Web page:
Symbols of the world's religions


Part 2 of 3


Mr. Justice Prasanta Bihari Mukharji

From a speech given on 8th Dec, on the occasion of Maha Moun Divas, Platinum Jubilee of Avataric Silence, year 2000, Calcutta.

The crudest form of Sound is "Baikhari", which can be uttered and heard by the physical apparatus. But this crude manifestation is preceded by three subtler stages of "Madhyama", "Pashyanti" and "Para" Vak, perceptible only to processes belonging to philosophical physiology. In the unredeemed man, still in the bondage of his Samskaras, these three subtle stages of "Madhyama", "Pashyanti" and "Para" Vak are subconscious and uncognised and therefore not under his conscious command. He only has a sense of command over the "Baikhari" and this limited sense of command feeds his "Ahamkara" or the Ego.

But this sense of command over the "Baikhari" words is illusory. They have already been shaped, formed and determined by three uncognised preconditions through which the Sound has already passed. Control of the tongue is therefore for all practical purposes an imperfect, if not impossible, advice.

The tongue does not speak. Three other more powerful causes make the tongue speak and unless the control is exercised first at "Para", then at "Madhyama", and finally at "Pashyanti" stages, the Baikhari words remain, in essence, uncontrollable and fundamentally incoherent. That is why the "small talks", the so-called superb languages and literature of mankind, by these subtler fundamental standards, are largely incoherent, essentially false, perversely unrealistic, the prattling of persons under the hypnosis of their Samskaras, helpless prisoners of their acquired and inherited tendencies, through endless incarnations, and experiencing forms.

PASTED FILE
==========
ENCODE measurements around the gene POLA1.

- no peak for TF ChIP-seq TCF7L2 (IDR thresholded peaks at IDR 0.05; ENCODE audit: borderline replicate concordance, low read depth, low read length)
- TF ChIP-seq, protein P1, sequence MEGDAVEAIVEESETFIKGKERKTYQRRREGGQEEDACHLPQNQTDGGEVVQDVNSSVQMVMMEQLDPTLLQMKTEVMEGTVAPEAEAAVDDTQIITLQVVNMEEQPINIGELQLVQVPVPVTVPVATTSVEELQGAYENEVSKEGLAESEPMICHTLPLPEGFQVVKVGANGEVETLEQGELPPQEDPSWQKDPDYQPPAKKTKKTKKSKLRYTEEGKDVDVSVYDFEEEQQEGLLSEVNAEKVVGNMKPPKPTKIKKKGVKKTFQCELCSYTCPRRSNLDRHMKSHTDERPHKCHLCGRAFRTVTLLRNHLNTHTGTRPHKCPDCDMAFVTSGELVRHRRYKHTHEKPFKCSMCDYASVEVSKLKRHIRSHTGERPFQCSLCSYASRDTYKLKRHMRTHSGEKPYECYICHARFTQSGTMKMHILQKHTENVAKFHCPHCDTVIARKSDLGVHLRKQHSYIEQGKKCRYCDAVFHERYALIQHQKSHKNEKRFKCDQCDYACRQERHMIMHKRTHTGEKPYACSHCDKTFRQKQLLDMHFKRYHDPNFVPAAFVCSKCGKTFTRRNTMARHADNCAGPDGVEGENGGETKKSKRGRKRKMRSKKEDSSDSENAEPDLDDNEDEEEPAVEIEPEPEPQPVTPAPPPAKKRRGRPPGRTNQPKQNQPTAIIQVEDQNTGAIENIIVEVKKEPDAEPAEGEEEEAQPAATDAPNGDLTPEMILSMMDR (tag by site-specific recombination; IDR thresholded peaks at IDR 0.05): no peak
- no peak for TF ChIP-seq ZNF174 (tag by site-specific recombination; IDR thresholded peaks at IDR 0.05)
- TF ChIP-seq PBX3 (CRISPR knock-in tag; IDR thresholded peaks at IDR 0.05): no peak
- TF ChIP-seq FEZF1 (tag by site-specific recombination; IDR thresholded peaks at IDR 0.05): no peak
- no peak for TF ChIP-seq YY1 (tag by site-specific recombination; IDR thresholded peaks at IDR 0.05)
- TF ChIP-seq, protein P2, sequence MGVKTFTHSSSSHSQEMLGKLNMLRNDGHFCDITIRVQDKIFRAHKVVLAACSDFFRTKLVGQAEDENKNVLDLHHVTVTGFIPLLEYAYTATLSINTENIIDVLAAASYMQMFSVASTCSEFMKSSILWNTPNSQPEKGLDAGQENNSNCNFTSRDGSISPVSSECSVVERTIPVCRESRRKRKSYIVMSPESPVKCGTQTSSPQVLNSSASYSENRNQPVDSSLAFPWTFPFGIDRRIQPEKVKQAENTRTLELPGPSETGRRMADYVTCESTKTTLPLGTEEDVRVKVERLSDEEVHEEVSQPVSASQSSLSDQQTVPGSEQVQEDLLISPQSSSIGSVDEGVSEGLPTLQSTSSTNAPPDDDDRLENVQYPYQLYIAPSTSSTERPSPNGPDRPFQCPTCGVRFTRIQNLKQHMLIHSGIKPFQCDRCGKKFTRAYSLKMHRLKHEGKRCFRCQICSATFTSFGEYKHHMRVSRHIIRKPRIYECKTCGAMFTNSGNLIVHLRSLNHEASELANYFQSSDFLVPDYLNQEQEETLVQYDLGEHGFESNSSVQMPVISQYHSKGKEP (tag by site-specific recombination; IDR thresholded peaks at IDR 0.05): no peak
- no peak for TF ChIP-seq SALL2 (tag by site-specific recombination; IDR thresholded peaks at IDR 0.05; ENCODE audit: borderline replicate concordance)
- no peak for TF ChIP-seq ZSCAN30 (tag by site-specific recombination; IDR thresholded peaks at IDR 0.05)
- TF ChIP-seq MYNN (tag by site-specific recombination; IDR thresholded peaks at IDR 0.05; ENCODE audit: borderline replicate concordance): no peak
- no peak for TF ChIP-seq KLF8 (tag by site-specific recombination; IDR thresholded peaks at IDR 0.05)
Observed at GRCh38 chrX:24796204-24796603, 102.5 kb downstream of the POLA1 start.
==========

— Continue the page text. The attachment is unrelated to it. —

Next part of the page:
Unless therefore these remote controls of Sound are known, the "Word" can never be known or realised. They contain the core secret of THE WORD.

In Baikhari words, there is sharp difference between the "sound" and the "meaning" and therefore they fail to unite or really communicate. In Madhyama, this distinction, intermittently but not permanently, disappears. But in luminous sound, Pashyanti, there is no difference left between the sound and the meaning and is therefore beyond the region of "utterance", and is the only solvent of the "Ego".

At the frontier of this seemingly unending expanse of sound turned luminous, there is a twilight barrier across which the Word calls and beckons. The Vedas and the Upanishads call it "Para Vak", "The Word". This is the celestial abode of the "Word", inviolable by any division and unchallenged in supremacy of power, knowledge and bliss.


THE WAVES OF SILENCE, pp. approx. 21-22
2000 © Avatar Meher Baba Perpetual Public Charitable Trust


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